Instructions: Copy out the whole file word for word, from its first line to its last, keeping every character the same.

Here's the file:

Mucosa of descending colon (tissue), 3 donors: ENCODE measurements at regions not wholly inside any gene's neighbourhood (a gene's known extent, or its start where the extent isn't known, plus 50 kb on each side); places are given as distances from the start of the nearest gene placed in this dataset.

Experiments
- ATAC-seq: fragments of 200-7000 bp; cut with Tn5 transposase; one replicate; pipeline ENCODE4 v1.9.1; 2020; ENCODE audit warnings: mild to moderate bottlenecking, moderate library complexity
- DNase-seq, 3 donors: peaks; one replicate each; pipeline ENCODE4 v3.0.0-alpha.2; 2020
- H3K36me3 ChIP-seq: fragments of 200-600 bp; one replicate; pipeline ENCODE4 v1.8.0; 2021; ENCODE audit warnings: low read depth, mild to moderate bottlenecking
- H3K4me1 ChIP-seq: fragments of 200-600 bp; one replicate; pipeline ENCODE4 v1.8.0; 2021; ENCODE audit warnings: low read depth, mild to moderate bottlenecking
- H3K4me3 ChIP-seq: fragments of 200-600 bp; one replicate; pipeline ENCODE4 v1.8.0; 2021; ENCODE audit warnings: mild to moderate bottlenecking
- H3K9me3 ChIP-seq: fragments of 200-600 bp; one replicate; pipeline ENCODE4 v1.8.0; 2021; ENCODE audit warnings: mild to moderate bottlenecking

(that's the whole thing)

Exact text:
Mucosa of descending colon (tissue), 3 donors: ENCODE measurements at regions not wholly inside any gene's neighbourhood (a gene's known extent, or its start where the extent isn't known, plus 50 kb on each side); places are given as distances from the start of the nearest gene placed in this dataset.

Experiments
- ATAC-seq: fragments of 200-7000 bp; cut with Tn5 transposase; one replicate; pipeline ENCODE4 v1.9.1; 2020; ENCODE audit warnings: mild to moderate bottlenecking, moderate library complexity
- DNase-seq, 3 donors: peaks; one replicate each; pipeline ENCODE4 v3.0.0-alpha.2; 2020
- H3K36me3 ChIP-seq: fragments of 200-600 bp; one replicate; pipeline ENCODE4 v1.8.0; 2021; ENCODE audit warnings: low read depth, mild to moderate bottlenecking
- H3K4me1 ChIP-seq: fragments of 200-600 bp; one replicate; pipeline ENCODE4 v1.8.0; 2021; ENCODE audit warnings: low read depth, mild to moderate bottlenecking
- H3K4me3 ChIP-seq: fragments of 200-600 bp; one replicate; pipeline ENCODE4 v1.8.0; 2021; ENCODE audit warnings: mild to moderate bottlenecking
- H3K9me3 ChIP-seq: fragments of 200-600 bp; one replicate; pipeline ENCODE4 v1.8.0; 2021; ENCODE audit warnings: mild to moderate bottlenecking